I saw Get Low under curious circumstances. I thought I would be seeing a comedy – after all, the film stars Robert Duvall (who has recently been showing his comedic talents in films like Kicking and Screaming and Four Christmases) and Bill Murray, who is my all-time favorite film comedian. The film’s story seems ripe for comedy – Duvall plays Felix Bush, an old hermit who looks like Rip Van Winkle and is talked about the county in hushed whispers, who decides to hold his funeral while he’s still living to hear what others will say about him. Even the trailer seems to present the film in a humorous light, especially in its emphasis on Murray and his always perfect comedic reaction time – go ahead, hit “more” and watch the trailer below to judge for yourself.
So imagine my surprise when, as I was viewing the film, it gradually became clear that Get Low isn’t actually a comedy at all (not even in the vein of Murray’s recent Wes Anderson offbeat comedies), but far more dramatic than I had anticipated. As surprising as this was, I quickly readjusted to enjoying Get Low for the film that it is rather than the film I expected it to be. After all, Murray has recently done drama well in Lost in Translation and Broken Flowers, which utilized his dry, deadpan style of comedy in a subdued enough way to not torpedo each film’s dramatic story. And Duvall, of course, is one of the most gifted dramatic actors, and is still turning in performances as powerful as his classic 1970s roles while fast approaching his eightieth birthday.
Despite Murray’s presence, this is Duvall’s film (Duvall also serves as an executive producer), and it’s hard to imagine any other actor who would be able to portray Bush’s folksy persona while delivering the character’s comedic nuances and the gravity of the drama of Bush’s heartbreaking secret. Though Bush’s idiosyncratic hermit ways make us chuckle at the beginning of the film (which is one of the reasons I wasn’t convinced it wasn’t a comedy during the first few minutes of my viewing), Duvall is powerful enough as an actor to subtly change his approach to the character to reveal Bush’s personal pain that results from a dark secret in his past which has driven him to live his life as an outcast for forty years.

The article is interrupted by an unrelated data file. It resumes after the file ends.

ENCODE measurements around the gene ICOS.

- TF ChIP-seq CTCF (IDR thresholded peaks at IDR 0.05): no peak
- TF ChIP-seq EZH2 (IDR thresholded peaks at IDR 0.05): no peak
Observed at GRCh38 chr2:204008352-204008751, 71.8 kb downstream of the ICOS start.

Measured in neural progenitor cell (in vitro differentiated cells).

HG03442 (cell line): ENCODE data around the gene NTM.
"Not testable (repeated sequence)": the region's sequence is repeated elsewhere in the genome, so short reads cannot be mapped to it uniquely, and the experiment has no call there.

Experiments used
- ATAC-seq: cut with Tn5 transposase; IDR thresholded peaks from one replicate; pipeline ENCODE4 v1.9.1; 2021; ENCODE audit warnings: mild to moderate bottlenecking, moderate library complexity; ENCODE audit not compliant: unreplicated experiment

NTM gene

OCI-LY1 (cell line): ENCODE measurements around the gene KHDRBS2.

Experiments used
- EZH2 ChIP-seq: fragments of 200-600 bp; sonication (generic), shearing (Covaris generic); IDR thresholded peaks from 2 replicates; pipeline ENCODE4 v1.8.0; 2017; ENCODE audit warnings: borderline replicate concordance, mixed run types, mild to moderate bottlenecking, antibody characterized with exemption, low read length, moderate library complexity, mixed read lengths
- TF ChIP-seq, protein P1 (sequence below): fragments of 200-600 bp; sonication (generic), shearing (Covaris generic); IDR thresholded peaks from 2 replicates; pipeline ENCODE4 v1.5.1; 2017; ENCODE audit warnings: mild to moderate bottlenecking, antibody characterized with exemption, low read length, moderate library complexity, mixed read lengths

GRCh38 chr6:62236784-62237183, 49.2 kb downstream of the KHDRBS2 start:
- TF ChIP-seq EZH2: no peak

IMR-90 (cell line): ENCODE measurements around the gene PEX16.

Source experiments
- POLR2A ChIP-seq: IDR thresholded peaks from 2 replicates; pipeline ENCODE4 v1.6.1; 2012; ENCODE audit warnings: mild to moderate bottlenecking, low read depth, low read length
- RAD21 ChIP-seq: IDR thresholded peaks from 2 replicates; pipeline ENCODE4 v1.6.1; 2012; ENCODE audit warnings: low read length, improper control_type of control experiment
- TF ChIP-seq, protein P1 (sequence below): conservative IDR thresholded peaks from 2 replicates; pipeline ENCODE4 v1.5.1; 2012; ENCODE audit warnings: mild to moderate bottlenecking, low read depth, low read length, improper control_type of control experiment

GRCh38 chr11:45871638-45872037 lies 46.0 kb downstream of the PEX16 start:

The film contains other strong performances. Lucas Black, who plays Murray’s assistant, seems to genuinely be having the time of his life playing opposite these two icons, particularly in the scene where they take Bush for a shave, haircut, and funeral suit. Murray and Duvall seem to be having a ball in the scene, too, as they trade quips about Duvall’s newly-shorn appearance. Sissy Spacek’s role is smaller than the principal actors, but she provides the emotional weight of the film as the woman who is both burdened and hurt by Bush’s secret. Lastly, Bill Cobbs plays a preacher in his usual wise-in-his-folksy-ways who helps Bush confess his secret to the town which shuns him. The music also adds to the film’s atmosphere and is almost a character itself, as composer Jan Kaczmarek fills the film with the bluesy twang of what you would expect from a film set in 1930s Middle America.
Yet these powerful performances cannot turn the film into the dramatic showcase it really ought to be. The inner conflict of Duvall’s character is what powers the film, yet other meandering plots like Murray’s untrustworthiness, a robbery, and Black’s conscience really don’t go anywhere and seem to be just padding the film’s length so it can reach it’s 103 minute length. They serve as distractions from Duvall’s performance and the film’s main story of a man who refuses to acknowledge his secret past for decades until he finally chooses to do it in the most public manner possible. Again, the scenes with Duvall are the best part of the film, so it seems curious why the filmmakers would keep trying to get our attention elsewhere on minor subplots that are far less interesting than the man we’ve all come to see.
Fans of Duvall and Murray will enjoy Get Low because it’s really a two-man show with smaller, but also strong, performances from Sissy Spacek, Lucas Black, and Bill Cobbs. It’s one of Duvall’s typical fine performances, and Murray is wonderful as usual, yet the meandering plot does stop the film from being held up as one of either man’s finest films. It’s definitely worth a look, but it’s certainly not the type of film that you’ll count among your favorites of either man’s work.
Get Low Trailer